I’m all for retro compilations giving players the option of making games more accessible, so players can set their own experience. Rewind features in old arcade shooters and platformers are great. But imagine if a retro re-release of Castlevania (or whatever) made it impossible to fall down a gap or get killed by a boss by automatically rewinding the mistake. Now imagine they gave players no way of turning that off? To deny people an inherent, defining quality of a game in favour of something that fundamentally changes the experience, without completely redesigning the game so that the new experience makes sense… Nah, it hurts this to say because I love Monkey Ball, but this is all terribe decision-making by everyone involved.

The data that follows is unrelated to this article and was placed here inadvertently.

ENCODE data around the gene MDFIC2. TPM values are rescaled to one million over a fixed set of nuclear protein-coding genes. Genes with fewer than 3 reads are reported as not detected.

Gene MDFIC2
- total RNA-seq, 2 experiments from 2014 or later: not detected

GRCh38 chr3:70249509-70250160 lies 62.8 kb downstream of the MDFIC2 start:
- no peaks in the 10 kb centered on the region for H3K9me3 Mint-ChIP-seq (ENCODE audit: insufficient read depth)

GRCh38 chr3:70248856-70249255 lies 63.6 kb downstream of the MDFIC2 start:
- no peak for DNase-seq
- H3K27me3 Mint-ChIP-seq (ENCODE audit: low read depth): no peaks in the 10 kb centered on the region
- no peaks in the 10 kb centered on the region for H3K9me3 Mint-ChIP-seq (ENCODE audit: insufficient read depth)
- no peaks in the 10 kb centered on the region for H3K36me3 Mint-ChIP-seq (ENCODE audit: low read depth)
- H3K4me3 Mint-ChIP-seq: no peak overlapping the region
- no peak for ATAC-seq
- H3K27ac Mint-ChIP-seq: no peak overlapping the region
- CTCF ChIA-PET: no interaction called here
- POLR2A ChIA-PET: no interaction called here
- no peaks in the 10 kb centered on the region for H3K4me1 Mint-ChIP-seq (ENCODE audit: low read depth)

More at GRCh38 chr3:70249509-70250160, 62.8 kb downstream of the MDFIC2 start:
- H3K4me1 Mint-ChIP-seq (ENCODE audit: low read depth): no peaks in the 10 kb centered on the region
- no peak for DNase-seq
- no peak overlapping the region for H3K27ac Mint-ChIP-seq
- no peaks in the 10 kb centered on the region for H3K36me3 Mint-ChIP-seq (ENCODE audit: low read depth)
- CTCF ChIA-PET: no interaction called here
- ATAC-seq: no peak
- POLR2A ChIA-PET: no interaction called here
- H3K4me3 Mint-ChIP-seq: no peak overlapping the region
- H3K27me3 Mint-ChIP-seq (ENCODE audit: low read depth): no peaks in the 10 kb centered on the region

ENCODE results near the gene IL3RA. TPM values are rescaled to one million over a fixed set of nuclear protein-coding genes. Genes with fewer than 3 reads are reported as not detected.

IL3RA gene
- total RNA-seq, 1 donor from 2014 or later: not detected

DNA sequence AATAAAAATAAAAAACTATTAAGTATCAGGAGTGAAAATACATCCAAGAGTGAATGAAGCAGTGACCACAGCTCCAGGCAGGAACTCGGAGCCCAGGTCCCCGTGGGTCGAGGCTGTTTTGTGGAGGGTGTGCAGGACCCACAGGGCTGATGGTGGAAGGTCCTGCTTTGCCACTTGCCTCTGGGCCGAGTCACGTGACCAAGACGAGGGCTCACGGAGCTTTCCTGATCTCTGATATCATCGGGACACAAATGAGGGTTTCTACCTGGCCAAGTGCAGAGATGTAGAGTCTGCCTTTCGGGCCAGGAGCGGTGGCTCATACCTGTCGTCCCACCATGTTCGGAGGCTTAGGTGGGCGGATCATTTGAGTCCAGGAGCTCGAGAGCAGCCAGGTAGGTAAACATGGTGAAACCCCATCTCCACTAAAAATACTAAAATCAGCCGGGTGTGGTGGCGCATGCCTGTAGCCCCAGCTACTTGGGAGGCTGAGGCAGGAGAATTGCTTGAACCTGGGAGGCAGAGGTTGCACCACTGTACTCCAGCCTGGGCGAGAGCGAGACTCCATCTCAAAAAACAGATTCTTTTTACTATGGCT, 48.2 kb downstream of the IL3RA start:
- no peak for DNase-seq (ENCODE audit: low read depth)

Matt S.
Find me on Twitter: @mattsainsb